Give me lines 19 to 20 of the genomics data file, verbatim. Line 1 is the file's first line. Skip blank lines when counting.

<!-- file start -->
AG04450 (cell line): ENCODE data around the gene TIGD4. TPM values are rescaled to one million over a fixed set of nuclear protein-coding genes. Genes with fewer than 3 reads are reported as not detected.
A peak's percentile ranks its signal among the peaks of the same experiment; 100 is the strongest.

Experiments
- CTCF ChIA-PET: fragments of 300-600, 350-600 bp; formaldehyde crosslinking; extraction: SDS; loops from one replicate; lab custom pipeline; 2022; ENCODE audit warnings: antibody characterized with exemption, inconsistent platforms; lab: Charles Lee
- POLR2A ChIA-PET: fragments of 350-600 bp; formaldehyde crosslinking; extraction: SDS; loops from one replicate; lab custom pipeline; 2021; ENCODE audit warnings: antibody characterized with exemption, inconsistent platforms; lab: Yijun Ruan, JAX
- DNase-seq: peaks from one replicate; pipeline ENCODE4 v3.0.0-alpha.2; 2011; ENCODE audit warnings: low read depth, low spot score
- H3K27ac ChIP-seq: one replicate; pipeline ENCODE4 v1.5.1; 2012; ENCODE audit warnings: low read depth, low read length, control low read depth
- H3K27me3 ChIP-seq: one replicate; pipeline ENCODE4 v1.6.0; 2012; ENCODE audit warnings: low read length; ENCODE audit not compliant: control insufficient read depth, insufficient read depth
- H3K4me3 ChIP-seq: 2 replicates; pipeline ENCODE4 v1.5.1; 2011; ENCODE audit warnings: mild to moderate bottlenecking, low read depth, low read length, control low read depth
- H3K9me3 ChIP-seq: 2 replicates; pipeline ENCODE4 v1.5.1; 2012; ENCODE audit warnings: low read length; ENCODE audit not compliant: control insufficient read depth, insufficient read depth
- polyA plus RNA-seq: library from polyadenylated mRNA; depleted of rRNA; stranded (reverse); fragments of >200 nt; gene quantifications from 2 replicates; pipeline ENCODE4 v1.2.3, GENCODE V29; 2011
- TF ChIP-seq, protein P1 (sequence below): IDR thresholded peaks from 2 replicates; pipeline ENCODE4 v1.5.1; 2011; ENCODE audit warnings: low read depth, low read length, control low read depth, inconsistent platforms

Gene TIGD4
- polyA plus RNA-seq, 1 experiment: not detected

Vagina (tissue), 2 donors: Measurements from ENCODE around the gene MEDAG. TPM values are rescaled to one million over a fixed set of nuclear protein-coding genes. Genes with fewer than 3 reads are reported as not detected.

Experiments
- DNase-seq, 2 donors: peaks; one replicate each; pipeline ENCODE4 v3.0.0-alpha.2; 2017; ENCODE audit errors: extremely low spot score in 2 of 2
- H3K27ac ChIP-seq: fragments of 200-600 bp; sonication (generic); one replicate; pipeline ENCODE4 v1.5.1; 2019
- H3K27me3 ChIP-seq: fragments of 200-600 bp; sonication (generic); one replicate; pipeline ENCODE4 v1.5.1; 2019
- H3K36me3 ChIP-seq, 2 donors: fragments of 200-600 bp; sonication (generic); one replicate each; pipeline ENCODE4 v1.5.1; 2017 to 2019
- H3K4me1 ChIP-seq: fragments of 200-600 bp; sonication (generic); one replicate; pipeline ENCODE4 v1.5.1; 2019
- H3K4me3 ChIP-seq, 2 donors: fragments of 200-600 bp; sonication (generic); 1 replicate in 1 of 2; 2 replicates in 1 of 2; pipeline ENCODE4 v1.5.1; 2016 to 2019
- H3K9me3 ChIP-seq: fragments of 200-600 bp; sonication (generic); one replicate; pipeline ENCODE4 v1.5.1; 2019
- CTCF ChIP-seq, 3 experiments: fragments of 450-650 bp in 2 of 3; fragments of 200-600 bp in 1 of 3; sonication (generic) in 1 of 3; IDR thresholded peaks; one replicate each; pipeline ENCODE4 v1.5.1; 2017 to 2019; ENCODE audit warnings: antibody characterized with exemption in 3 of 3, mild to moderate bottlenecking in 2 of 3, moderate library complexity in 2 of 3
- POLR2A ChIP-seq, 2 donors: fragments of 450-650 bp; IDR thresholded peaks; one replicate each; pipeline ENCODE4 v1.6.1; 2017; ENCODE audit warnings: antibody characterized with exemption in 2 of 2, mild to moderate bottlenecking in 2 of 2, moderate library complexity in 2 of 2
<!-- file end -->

- H3K27me3 ChIP-seq: fragments of 200-600 bp; sonication (generic); one replicate; pipeline ENCODE4 v1.5.1; 2019
- H3K36me3 ChIP-seq, 2 donors: fragments of 200-600 bp; sonication (generic); one replicate each; pipeline ENCODE4 v1.5.1; 2017 to 2019